xi The situation in the 1860’s is less well known. Most Canadians school students learn that fear of American invasion was one of the causes contributing to the Canadian colonies’ coming together in 1867. The extent of this threat is less well known. In the U.S. after the Civil War, an invasion of Canada had a two-fold appeal: (1) It could offer employment and income for troops of both North and South, softening the effects of wholesale demobilization, (masses of fighting men wandering the streets without work) and (2) In so doing it provided an opportunity to re-unite North and South against a common enemy. This was advocated by a number in both the American Congress and Cabinet, including Lincoln’s Secretary of State. Lincoln himself was not interested. Under Lincoln’s successor, Secretary Seward maintained an interest in expanding north, this time into Manitoba during the unrest of the first Riel uprising.
xii Napoleon’s interest in Canada was expressed to a number of diplomats. His New World dream was fired by reading the journal of Alexander Mackenzie’s voyages.
xiii Napoleon, like the British, still viewed the Quebecois and Acadiens as primarily French, without realizing how North American they had become. The Americans viewed them as still-to-be-liberated fellow Americans, without realizing the extent to which French Canada was a distinct society with its own values.
xiv Britain had learned something from her experience with the Thirteen Colonies. In addition, a wave of “little England-ism” (anti-Imperial sentiment) affected British foreign policy in the mid-19th century. The emergence of Canada and other semi-autonomous dominions later in the century contributed to a resurgence of the popularity of Empire, reflected in Queen Victoria’s golden and diamond jubilees.
xv This was in fact a reciprocal process. Canada had an obvious interest in acquiring the Hudson Bay lands with their first nations as well as Britain’s remaining west coast colony. What is significant is that the Dominion’s expansion was on a basis of negotiated settlement, with give-and-take on both sides. It was not a unilateral takeover, as the residents of these lands had other options.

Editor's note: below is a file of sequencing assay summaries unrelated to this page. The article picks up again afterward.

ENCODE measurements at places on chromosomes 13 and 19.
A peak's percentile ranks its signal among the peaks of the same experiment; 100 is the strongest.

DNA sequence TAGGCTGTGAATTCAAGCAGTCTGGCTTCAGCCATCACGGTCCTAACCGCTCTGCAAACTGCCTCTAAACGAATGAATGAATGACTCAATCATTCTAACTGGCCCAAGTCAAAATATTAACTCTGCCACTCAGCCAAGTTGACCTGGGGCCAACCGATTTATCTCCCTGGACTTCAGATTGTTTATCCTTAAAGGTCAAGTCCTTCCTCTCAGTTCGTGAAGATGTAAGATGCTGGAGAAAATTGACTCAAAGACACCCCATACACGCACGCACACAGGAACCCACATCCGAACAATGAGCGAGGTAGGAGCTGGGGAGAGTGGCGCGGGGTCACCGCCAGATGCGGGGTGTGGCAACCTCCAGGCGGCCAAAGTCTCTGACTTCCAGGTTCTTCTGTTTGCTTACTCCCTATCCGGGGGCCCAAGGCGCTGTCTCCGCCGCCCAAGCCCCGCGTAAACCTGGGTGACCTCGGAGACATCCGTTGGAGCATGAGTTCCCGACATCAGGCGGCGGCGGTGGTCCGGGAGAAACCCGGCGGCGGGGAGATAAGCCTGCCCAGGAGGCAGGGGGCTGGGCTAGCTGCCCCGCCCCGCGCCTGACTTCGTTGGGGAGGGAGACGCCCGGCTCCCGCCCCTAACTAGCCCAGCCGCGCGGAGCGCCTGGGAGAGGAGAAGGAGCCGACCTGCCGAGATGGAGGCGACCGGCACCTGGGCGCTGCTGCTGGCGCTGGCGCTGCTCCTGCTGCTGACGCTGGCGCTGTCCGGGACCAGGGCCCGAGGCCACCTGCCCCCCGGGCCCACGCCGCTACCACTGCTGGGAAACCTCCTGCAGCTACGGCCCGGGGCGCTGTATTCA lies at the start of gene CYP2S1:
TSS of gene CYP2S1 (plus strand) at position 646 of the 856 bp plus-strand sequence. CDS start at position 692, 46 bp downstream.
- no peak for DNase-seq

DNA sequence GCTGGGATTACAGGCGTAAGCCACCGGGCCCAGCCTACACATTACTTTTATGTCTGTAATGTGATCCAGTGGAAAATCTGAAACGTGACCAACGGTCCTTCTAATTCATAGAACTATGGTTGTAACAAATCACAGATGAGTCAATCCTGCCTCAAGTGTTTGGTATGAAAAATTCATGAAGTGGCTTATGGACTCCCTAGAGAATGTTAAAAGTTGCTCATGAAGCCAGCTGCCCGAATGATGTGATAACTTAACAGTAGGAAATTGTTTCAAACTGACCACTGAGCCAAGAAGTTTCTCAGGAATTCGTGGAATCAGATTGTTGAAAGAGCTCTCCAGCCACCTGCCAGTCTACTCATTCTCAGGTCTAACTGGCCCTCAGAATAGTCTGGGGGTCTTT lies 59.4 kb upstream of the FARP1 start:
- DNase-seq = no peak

xvi Some who recognize that a country was given to us concluded that Canada would have to fight for it to deserve it. This is the myth of Canada come of age on the battlefields of World War I. It is not true. As Canada developed through a process of cession, inheritors of the legacy would prove their maturity by demonstrating the skill—relinquishing control—that had given them stewardship of the country.
xvii For the English speaking Canadian intelligentsia, foreign economic ownership has been the equivalent to linguistic assimilation bogy invoked by nationalists from Quebec. The masses have been wiser than many of their intellectuals here. Canada has always been an economic satellite—first of France, next of Britain, then of the US and now of the trans-nationals. Canadians have proven adept at playing the game to permit development while maintaining our distinctiveness.
xviii Canadians’ greatest tie to each other grows out of our acceptance of pluralism. To accept another’s way of doing things as a viable alternative to our own is a way of giving up our attempt to control the situation, of insisting what is right. RCMP officers can be found in braids or turbans as well as standard headgear.
xix Multiculturalism grew out of an earlier biculturalism that began in the wake of the American Revolution. Our Euro-ancestry population then consisted of (1) French Canadians who refused to join the Revolution and (2) Anglophone refugees who came north to get away from it. Acceptance of two Canadas, Upper and Lower, in 1791 acknowledged there was no One Way to do things here. National Unity in Canada cannot be enforced, it can only be permitted and encouraged. That is why in two referendums, other Canadians have had to leave to Quebeckers to decide whether they still wished to be part of the country they shaped.
xx Two centuries later we are finally recognizing those who were here first, whose traditions have a multiculturalism of their own. Giving back their due to our first nations completes a circle of renewal. It sets aside the Anglo-centrism of Durham and his belief that “the elder shall serve the younger” (Genesis 25: 23) and “the last shall be first,” scriptures he used to support a policy of assimilation.
xxi The symbolism of the tithe was reflected in the 1999 change to our map.
xxii With the acknowledgement of All Cultures, including our earliest ones, we can finally envisage a state that is tailored to serve its citizens rather than the reverse. An appropriate scripture for this awareness is “The stone the builders rejected has become the cornerstone.” (Psalm 118: 22) The differences which seemed so problematic to our forebears have become a crowning Canadian characteristic!
xxiii The means we use shape the ends they claim to serve. Freedom cannot be forced, it can only be accepted by surrendering our attempts to force others. In the yogic understanding, to be attached to anything is to be enslaved. To be Free is to remain free of attachment to anyone and anything, including a goal or outcome.
xxiv Paraphrase of Mark 1: 15: “The Kingdom/New Order is at hand. Repent, therefore (metanoia = Take a broader perspective or overview) and believe the good news.”